Who's on Overwatch?

By this point I think it's official: Overwatch is an awesome game that's well worth its $40 asking price. Publications such as Destructoid and Game Informer rated it a 10 out of 10 while our Product Finder metascore is currently sitting at a comfortable 94 out of 100.

Making the game even more affordable are the surprisingly relaxed PC hardware requirements. Those playing at 1080p and wanting to enjoy the game on ultra-quality settings should be able to run it on just about anything within reason – even the Radeon R7 260X cracked 60fps.

High-end hardware has its place too, of course. Keep in mind that this is a competitive online multiplayer game and there's a real difference between 60fps and 90fps, even on a 60Hz monitor (with vsync disabled). Seeing 90fps with the GTX 1080 at 4K was very much welcomed and right now this seems like the GPU you'll want for taking Overwatch seriously at this extreme resolution.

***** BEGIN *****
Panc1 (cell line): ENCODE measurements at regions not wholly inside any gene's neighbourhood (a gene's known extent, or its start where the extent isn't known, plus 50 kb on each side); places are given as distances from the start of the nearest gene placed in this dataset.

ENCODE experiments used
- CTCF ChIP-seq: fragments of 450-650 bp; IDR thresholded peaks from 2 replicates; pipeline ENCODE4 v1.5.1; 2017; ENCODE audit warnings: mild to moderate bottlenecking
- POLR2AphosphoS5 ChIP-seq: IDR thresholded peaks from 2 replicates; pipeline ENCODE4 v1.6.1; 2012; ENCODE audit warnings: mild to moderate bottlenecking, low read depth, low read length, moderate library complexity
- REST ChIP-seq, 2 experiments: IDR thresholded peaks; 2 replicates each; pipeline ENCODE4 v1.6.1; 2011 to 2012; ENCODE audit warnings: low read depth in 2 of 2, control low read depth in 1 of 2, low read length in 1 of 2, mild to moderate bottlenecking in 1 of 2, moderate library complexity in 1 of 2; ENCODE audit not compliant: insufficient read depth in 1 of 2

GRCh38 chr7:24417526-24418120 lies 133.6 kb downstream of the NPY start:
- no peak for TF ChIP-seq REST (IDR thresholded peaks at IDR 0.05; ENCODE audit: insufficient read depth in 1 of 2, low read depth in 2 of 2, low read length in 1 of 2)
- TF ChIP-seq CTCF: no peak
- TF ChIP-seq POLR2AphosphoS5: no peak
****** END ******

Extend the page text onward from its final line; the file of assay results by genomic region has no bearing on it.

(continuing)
For those wondering how the GTX 1080 performed using the epic quality preset at 4K, we gave it a quick shot and found the average frame rate dropped by a little over 20% down to 70fps with the minimum staying just above 60fps.

Both AMD and Nvidia can be seen delivering strong competitive performance in Overwatch. The Fury X was just 3fps behind the GTX 980 Ti while the Nano lead the standard 980 by 8fps. The R9 390 was also 5fps faster than the GTX 970.

There weren't any real surprises when testing CPU performance. I feel our method here for measuring CPU performance was as good as it gets in terms of load and accuracy. It was a long and exhaustive testing period but I enjoyed gathering the results.

As usual, gamers with extreme GPU configurations will be best served by an Intel Core i7 processor followed by a Core i5. The AMD FX series wasn't far behind the Core i5s when clocked at or above 4GHz. The Core i3s matched the average frame rate of the FX processors but were quite a bit slower when looking at the minimum frame rate.

Overwatch will run on a dual-core processor such as the Pentium G3258 but performance isn't great at stock speeds – it's a stuttering mess if I'm honest, though keep in mind that we did test using the maximum amount of AI controlled bots. The simple solution was overclocking to at least 4GHz which smoothed out the stuttering.

Overall, Blizzard has managed to deliver a level of refinement not seen from shooters in years and fortunately PC gamers with even somewhat respectable hardware should be able to get in on the action. If only I had more time to do the same...